• Pope Francis vis-à-vis earth stewards


    “The earth does not belong to man. Man belongs to the earth …. This we know: Whatever befalls the earth befalls the sons of the earth. Man did not weave the web of life: he is merely a strand in it …..”
    Chief Seattle

    AT long last, the Vatican released to the expectant world Pope Francis’ environment encyclical “Laudato Si.” Encyclicals are considered the most authoritative document a Pope can issue. This one is about the dire effects of environmental degradation especially on the poor and urges the world to take action on moral grounds.

    The encyclical could at best be described as the Pope’s lament and call to action for the earth’s protection and sustainability. It links environmental degradation with economic and social justice aiming to connect environment very tightly to the Church’s social teaching to give preferential treatment to the poor.

    No one has written an encyclical focused on the environment before. For analysts, this could be traced to the Pope’s Jesuit formation which reinforces the idea “that we are stewards of God’s creation and that God is somehow present in all of creation.” Therefore, we have a duty to look after the earth responsibly. In that regard, Pope Francis should be credited for having added the religious/moral dimension to an otherwise purely scientific, political, and economic issue and concern.

    Before the launch of “Laudato Si,” the Pope addressed a local group of grassroots organizers in Rome saying that an economic system centered only on money would “….plunder nature to sustain frenetic levels of consumption. Climate change, the loss of biodiversity, deforestation are already showing their devastating effects…from which you, the humble, suffer the most.”

    Critics of the Pope’s message against the unbridled pursuit of profits by businessmen, however, say that the free market, far from being the source of inequality is the great engine that will pull the world’s poor out of misery.

    While the Pope’s devotion to nature has a theological basis it also has an ethical component based on who, in particular, is responsible for environmental problems. But more than the issue of who is responsible is the dispute over the idea that population control and contraception are the solutions to the planet’s limited resources rather than curve the consumerist, wasteful behavior of the rich and the privileged.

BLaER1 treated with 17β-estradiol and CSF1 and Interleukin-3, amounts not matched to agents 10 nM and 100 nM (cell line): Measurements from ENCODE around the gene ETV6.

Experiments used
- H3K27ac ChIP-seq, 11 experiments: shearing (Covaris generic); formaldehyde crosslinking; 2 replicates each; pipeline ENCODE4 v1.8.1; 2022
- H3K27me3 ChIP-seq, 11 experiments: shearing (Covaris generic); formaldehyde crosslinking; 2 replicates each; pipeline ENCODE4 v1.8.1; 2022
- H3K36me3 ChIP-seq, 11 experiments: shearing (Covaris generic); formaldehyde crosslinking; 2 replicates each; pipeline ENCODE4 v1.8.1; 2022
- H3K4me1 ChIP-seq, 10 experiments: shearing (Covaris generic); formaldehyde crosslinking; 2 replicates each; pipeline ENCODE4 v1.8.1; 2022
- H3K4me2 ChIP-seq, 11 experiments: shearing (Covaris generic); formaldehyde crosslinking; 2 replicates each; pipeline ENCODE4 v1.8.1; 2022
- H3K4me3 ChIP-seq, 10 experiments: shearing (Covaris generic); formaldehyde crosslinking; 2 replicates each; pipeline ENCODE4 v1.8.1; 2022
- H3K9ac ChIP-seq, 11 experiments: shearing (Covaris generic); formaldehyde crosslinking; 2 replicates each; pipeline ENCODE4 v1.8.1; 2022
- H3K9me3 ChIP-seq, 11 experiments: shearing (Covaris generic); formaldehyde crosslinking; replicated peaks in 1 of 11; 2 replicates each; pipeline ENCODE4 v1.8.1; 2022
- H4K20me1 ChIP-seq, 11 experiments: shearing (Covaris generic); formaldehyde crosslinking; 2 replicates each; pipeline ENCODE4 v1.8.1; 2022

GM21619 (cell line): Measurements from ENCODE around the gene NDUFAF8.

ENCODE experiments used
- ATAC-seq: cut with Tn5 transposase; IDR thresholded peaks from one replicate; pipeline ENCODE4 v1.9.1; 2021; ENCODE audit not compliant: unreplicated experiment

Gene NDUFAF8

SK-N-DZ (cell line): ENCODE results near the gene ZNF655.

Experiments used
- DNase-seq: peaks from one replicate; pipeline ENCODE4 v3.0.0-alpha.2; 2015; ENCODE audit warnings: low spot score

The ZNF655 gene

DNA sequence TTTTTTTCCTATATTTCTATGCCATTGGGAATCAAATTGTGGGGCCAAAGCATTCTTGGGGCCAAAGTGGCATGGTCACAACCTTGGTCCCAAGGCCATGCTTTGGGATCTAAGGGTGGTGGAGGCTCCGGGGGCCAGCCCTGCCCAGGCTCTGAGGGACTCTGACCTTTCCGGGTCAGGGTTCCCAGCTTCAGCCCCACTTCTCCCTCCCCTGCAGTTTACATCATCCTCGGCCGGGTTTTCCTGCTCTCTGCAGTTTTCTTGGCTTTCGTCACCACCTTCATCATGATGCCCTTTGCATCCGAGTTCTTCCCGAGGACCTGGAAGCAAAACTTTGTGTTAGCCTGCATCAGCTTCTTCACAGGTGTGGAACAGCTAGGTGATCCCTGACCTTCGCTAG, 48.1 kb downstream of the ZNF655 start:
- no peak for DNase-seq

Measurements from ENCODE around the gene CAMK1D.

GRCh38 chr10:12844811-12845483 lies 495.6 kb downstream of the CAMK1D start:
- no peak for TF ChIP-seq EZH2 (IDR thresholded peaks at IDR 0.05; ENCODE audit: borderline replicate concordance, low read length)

Be that as it may, the encyclical emphasizes that man is part of God’s creation and therefore entitled to protection.

    Pope Francis has won much admiration for his humility and reputation as a truth-teller who speaks simply and plainly. He is the leader of a world-wide institution with 1.2 billion members with no political interests to protect and no reelection campaign to wage. Indeed, he is well positioned to win a debate on the issue of how to steward the Earth.

    But will the encyclical make an impact on Catholics worldwide who did not pay attention to the environmental issues before?

    No religion in the world could be identified as against protection of the environment from the effects of climate change. Buddhism is known to respect and hold sacred anything that has life – trees, species of fauna, etc. “In Islam, man is Al Khalifa (The Steward). His role on earth is to act as God’s steward, and trustee of the bounties of the earth.” Even faith-based organizations like the Evangelicals and Baptist faiths have been exceptional leaders working on climate change.

    Hopefully, Pope Francis’ “Laudato Si” would lead to a united inter-faith response to make a case for climate change and urge everyone to take action on moral grounds. After all, we are the Earth’s Stewards.

    *Ambassador Amado Tolentino lectures at San Beda Alabang School of Law and continues to write about environmental issues.


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